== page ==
mainly medical writing
Write a scientific paper - and get it published
The most striking feature about this course was that participants were expected to turn up in the morning with some data, and in the evening go home with a plan for a journal article - plus the introduction already written. It was not always like that: the first generation of this course was much more traditional with two tutors (one an academic) who took turns in lecturing about the history of journals, what each section of the paper looked like, and how participants should write simply (a suggestion later dropped as uneccessary, and possibly counter-productive).
In the second generation courses, participants (somewhat to their surprise) spent the whole of the first session discussing the various difficulties they had with writing and getting published. The second session tried to demystify the process, and start them thinking about the article they wanted to write. In the third session they worked up some plans and started some free writing: in other words they had 10 minutes to write the introduction, and to their surprise nearly all of them managed to do it in that time. In the last session they learnt various techniques for revising their paper.
The goal of the course was simply to get people to publish. A rough and ready postal survey suggested that two thirds had sent off papers within nine months, and that two out of 10 had already had theirs accepted.
This course has also been delivered in a two-day version, with time between the two days for participants to write their first draft. Paradoxically, the shorter the time between the two days the more people seem to this task
- understand the publications game - and how you can be a winner
- make logical and informed decisions on where to send articles
- reduce rewriting in the final stages by planning before starting to write
- cut 'information overload' by using simple brainstorming techniques
- make the most of spare time by writing for 10 minutes a day
- use evidence-based writing to solve disputes with others
- apply simple marketing techniques to increase the chances of a paper being looked at favourably
- recognising that getting a journal article published relied on a whole range of undervalued skills, such as time management, project management, negotiation skills, and marketing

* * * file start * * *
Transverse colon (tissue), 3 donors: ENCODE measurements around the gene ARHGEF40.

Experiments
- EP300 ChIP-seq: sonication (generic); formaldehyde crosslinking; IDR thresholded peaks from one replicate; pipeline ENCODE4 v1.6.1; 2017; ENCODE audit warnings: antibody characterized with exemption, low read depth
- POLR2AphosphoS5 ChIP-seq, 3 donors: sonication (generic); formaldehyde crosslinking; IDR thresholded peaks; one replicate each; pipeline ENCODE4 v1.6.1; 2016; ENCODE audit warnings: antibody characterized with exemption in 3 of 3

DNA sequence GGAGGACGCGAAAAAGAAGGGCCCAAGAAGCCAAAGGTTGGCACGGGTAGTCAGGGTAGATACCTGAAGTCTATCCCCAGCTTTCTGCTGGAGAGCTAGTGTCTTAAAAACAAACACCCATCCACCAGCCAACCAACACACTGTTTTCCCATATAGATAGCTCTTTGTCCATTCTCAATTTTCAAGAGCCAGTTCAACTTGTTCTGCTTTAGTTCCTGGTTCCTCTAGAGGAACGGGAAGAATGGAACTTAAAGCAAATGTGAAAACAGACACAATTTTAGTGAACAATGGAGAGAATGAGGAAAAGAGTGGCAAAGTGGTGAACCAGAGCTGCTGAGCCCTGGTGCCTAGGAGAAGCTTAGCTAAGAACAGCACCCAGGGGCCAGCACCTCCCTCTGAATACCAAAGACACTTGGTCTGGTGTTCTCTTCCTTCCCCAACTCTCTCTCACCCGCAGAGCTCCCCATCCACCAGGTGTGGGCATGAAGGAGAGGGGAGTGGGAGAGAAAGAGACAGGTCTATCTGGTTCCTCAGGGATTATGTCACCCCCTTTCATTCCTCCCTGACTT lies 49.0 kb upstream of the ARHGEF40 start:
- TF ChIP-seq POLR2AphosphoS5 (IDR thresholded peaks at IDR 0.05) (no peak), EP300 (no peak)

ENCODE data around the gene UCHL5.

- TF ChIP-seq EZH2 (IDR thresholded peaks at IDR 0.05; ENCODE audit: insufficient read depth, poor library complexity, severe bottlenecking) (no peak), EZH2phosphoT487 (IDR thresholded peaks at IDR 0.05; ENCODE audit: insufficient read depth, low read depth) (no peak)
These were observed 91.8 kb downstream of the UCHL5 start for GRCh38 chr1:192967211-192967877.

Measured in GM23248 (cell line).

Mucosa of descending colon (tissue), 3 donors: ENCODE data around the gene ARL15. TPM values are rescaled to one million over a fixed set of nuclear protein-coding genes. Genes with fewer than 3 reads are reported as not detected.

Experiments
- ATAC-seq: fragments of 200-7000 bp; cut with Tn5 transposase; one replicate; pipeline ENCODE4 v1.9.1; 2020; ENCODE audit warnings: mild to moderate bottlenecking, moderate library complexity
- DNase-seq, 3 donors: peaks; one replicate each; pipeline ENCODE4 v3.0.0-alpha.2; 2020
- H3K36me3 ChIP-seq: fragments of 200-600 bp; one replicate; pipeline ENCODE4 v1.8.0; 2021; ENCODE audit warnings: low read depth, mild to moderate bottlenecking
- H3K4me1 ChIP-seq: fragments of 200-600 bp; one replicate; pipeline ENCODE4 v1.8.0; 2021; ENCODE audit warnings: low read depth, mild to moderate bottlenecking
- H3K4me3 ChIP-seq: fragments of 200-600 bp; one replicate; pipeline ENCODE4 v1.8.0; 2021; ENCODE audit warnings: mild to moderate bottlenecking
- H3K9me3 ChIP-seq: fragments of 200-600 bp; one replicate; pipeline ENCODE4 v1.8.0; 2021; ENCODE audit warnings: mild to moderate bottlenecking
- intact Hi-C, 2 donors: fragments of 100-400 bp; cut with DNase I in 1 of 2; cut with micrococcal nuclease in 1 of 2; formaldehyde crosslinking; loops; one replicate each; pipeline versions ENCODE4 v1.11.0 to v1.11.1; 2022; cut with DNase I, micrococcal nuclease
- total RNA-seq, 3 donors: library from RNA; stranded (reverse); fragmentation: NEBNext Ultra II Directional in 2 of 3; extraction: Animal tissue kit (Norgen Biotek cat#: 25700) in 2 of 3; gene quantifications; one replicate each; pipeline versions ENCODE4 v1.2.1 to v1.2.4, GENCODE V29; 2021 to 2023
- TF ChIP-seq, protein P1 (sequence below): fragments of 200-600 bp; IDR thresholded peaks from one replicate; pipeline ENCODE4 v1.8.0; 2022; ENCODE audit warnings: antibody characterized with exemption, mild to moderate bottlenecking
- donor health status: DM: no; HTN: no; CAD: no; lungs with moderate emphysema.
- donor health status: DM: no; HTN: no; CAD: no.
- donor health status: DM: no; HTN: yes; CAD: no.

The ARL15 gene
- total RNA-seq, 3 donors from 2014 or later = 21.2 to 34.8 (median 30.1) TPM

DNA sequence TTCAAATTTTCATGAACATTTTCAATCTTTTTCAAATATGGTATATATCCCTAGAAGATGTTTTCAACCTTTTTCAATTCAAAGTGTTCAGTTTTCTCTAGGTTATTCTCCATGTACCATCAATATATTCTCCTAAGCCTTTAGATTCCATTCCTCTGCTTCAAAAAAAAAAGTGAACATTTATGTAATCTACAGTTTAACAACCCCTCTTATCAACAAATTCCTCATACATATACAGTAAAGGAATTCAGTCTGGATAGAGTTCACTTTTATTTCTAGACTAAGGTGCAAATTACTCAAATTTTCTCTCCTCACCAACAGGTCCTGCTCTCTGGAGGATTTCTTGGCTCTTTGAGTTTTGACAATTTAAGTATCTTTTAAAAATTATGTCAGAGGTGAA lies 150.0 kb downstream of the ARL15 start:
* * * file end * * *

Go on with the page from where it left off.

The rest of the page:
- providing a definition for a 'good paper' (ie, that it was published in the target journal) that was straightforward and measurable
- ensuring that all participants left the course with a plan for completing their paper
- moving away from the traditional type of course that essentially involved criticising work already completed
- being told by one participant that the course had made him realise that he did not have to write papers - so he would take his son fishing instead.
- 'An excellent course that completely demystifies the art of writing a paper' . 'This year I played the game with the rules you have learned me, and I won, with minimal effort, but choosing the right journal and the right case report was crucial As you might notice, my English is not that good, but this didn't prevent the paper from being published'
- 'Next plan is to do three shorter articles, arising from the findings, for a 'less prestigious' journal. Before that I am working on another article (different topic entirely) with a co-author and we hope to finalise on Tuesday next. I'm using your notes to guide me through the process - it's definitely changed the way I write - always keeping the message before me!'
- 'My daughter came on your course last year and has already published five papers'
9.30 Understand the publications game: introduction, apply a helpful model used by professional writers
10.30 Understand the player: write personal action plans which ensure that participants will start to write
11.00 Set the brief: ensure clarity of thought by carefully thinking through five preliminary questions
11.45 organise the information: control the mass of information by using the latest brainstorming technqiques
12.15 Write a plan (or four): understand the requirements for each of the four main sections of the scientific article, and construct a plan for each
13.00 Lunch break
14.00 Write the article: reduce writer's block, save time and maximise creativity
14.30 Rewrite the article: manage effectively the vital process of revising by applying two levels of questions and some objective tests
15.15 Add the extras: prepare the addditional items required, such as references, lists of authors, and titles
15.45 Use internal reviewers: understand the advantages and pitfalls of internal reviewing
16.15 Send off the package: know how to present your material to its best advantage
16.30 Questions, evaluation, personal action plans
This course is still available through accredited trainers, who have full rights to use all the material and who have all attended a three day 'train-the-trainers' course. Please contact them directly.
See list of accredited trainers
Write a scientific paper- and get it published
A short course for editors of medical journals
"My daughter came on your course last year and has already published five papers"